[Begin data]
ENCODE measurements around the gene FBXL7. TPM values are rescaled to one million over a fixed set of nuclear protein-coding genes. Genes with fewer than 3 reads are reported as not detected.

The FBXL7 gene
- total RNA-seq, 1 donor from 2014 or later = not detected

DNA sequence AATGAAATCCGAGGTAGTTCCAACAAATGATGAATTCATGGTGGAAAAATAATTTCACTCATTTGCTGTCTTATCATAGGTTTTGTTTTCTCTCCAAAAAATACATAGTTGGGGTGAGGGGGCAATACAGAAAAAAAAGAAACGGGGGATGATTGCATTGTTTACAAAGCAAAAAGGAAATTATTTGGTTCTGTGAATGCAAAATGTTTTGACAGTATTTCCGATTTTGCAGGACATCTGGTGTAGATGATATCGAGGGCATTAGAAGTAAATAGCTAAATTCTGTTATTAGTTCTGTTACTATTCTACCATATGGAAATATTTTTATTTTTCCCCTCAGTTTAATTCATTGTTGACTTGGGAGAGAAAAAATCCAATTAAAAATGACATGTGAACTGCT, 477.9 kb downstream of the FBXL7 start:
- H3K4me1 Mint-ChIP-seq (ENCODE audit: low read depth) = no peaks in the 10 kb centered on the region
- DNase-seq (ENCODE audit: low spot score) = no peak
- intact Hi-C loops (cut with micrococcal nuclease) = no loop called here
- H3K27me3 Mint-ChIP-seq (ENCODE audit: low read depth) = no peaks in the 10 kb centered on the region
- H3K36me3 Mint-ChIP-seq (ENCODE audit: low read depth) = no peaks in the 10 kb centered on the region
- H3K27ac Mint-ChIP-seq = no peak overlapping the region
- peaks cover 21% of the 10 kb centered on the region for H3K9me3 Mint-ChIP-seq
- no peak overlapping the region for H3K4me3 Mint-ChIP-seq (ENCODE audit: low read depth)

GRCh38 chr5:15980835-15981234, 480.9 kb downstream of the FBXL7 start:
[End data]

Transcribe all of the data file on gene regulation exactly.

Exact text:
ENCODE measurements around the gene FBXL7. TPM values are rescaled to one million over a fixed set of nuclear protein-coding genes. Genes with fewer than 3 reads are reported as not detected.

The FBXL7 gene
- total RNA-seq, 1 donor from 2014 or later = not detected

DNA sequence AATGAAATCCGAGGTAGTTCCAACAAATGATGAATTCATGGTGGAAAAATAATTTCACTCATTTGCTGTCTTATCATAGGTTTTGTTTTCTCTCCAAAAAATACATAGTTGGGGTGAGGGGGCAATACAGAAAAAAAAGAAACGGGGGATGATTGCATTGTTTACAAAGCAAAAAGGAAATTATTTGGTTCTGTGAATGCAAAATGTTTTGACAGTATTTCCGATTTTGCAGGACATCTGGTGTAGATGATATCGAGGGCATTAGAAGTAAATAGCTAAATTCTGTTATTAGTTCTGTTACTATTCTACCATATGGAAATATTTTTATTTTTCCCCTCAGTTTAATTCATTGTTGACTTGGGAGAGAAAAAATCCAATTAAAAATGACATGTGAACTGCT, 477.9 kb downstream of the FBXL7 start:
- H3K4me1 Mint-ChIP-seq (ENCODE audit: low read depth) = no peaks in the 10 kb centered on the region
- DNase-seq (ENCODE audit: low spot score) = no peak
- intact Hi-C loops (cut with micrococcal nuclease) = no loop called here
- H3K27me3 Mint-ChIP-seq (ENCODE audit: low read depth) = no peaks in the 10 kb centered on the region
- H3K36me3 Mint-ChIP-seq (ENCODE audit: low read depth) = no peaks in the 10 kb centered on the region
- H3K27ac Mint-ChIP-seq = no peak overlapping the region
- peaks cover 21% of the 10 kb centered on the region for H3K9me3 Mint-ChIP-seq
- no peak overlapping the region for H3K4me3 Mint-ChIP-seq (ENCODE audit: low read depth)

GRCh38 chr5:15980835-15981234, 480.9 kb downstream of the FBXL7 start: